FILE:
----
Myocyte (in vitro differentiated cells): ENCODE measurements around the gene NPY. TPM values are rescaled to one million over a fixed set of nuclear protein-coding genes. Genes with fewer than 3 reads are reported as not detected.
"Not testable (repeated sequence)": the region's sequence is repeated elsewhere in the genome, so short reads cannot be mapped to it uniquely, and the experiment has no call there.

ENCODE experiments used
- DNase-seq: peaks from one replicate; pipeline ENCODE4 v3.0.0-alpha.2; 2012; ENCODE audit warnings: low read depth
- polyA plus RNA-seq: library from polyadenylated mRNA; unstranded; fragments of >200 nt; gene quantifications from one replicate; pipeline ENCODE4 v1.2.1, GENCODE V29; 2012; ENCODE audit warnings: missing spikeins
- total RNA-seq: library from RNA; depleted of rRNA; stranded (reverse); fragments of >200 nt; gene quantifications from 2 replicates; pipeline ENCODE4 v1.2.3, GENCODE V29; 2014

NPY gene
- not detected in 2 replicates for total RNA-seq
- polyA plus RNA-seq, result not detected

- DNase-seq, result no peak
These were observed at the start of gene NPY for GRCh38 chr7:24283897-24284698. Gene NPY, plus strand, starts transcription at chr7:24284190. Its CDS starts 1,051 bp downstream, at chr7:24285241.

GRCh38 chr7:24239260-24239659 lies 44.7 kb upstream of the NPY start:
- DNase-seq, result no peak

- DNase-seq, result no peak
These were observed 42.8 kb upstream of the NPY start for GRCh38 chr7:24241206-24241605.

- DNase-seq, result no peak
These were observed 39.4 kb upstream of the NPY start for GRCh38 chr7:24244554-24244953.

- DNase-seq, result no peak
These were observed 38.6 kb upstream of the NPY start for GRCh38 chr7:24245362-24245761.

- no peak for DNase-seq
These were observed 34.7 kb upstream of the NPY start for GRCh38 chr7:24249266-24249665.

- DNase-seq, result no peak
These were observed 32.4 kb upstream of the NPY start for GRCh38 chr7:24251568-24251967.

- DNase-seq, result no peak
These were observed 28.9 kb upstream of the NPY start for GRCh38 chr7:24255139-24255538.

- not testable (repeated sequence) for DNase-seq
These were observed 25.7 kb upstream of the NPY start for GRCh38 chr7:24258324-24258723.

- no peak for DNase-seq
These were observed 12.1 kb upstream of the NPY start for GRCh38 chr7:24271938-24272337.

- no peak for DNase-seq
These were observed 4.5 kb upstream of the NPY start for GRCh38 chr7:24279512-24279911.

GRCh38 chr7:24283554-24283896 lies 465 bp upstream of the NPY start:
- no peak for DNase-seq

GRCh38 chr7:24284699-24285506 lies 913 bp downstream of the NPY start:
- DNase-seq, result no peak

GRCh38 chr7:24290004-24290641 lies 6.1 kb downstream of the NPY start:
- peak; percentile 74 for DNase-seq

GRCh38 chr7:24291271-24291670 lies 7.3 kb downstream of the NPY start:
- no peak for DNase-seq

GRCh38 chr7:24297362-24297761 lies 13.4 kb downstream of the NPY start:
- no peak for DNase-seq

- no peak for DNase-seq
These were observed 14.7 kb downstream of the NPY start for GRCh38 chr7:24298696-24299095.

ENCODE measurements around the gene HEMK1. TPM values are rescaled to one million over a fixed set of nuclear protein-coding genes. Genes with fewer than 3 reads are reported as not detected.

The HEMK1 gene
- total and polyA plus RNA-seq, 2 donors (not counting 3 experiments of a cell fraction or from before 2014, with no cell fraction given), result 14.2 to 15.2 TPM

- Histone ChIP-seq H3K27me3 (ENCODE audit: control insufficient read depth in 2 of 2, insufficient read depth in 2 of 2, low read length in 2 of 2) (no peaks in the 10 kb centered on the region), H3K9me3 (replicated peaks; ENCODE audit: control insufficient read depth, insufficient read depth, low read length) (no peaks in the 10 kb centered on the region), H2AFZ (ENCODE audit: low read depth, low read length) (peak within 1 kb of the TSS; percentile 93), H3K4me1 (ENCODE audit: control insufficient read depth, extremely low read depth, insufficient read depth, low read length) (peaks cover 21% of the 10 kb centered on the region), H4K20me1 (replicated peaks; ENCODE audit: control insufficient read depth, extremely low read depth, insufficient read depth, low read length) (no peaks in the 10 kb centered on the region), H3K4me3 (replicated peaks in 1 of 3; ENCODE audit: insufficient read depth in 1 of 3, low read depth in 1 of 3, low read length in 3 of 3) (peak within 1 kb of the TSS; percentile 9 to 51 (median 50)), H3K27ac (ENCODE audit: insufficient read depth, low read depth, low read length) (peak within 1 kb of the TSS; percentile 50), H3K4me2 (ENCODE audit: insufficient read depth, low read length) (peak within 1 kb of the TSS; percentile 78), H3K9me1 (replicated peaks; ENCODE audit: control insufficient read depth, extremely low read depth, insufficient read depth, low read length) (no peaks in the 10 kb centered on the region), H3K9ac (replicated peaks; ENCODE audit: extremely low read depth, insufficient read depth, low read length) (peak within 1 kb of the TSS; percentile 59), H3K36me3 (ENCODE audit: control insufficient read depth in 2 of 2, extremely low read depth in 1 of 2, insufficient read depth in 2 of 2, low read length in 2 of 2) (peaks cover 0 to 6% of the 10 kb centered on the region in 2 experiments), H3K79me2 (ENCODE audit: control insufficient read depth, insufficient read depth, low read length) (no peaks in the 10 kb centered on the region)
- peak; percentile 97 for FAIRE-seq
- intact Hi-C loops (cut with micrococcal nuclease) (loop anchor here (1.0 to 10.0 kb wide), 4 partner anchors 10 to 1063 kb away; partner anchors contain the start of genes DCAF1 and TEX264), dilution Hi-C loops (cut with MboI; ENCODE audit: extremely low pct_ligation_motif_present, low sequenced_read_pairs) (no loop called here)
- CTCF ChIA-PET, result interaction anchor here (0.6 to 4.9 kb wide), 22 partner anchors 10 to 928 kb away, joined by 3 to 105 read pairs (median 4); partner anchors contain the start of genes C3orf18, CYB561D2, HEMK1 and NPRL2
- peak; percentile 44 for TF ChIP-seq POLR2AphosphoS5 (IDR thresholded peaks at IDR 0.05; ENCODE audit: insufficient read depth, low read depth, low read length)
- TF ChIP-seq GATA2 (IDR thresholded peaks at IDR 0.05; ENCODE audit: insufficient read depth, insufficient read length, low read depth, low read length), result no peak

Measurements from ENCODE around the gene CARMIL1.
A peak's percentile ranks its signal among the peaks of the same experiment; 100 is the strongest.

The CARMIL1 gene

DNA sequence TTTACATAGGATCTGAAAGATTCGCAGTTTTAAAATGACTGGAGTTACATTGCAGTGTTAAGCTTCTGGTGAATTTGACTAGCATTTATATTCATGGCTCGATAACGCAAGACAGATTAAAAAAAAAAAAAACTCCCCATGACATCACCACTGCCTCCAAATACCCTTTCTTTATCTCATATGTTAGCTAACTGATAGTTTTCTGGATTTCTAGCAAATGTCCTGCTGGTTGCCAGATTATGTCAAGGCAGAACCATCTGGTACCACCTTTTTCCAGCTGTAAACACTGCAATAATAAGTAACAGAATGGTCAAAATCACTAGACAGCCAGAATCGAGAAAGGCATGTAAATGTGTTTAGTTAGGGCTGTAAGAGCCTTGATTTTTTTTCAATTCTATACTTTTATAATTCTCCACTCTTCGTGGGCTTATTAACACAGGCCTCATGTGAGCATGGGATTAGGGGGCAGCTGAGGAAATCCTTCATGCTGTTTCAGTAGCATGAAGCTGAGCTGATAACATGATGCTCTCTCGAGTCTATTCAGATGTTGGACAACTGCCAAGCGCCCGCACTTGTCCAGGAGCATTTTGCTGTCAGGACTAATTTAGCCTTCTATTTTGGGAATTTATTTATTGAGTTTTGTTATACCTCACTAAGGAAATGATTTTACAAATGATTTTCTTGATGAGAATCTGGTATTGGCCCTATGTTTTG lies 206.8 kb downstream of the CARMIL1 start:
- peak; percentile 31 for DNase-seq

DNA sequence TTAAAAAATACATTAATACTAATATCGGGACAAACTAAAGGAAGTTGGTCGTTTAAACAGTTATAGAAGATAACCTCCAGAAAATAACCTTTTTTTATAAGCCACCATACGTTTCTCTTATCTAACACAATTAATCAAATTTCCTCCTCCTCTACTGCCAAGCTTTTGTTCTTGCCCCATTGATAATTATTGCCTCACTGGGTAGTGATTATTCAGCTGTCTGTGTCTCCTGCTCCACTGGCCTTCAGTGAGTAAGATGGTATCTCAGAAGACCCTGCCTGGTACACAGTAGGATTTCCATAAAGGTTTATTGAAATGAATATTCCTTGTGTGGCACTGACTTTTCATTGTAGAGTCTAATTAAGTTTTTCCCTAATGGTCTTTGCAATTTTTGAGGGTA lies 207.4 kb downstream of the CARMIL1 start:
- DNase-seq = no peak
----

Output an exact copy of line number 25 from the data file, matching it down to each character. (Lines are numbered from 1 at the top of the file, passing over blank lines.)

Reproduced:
These were observed 28.9 kb upstream of the NPY start for GRCh38 chr7:24255139-24255538.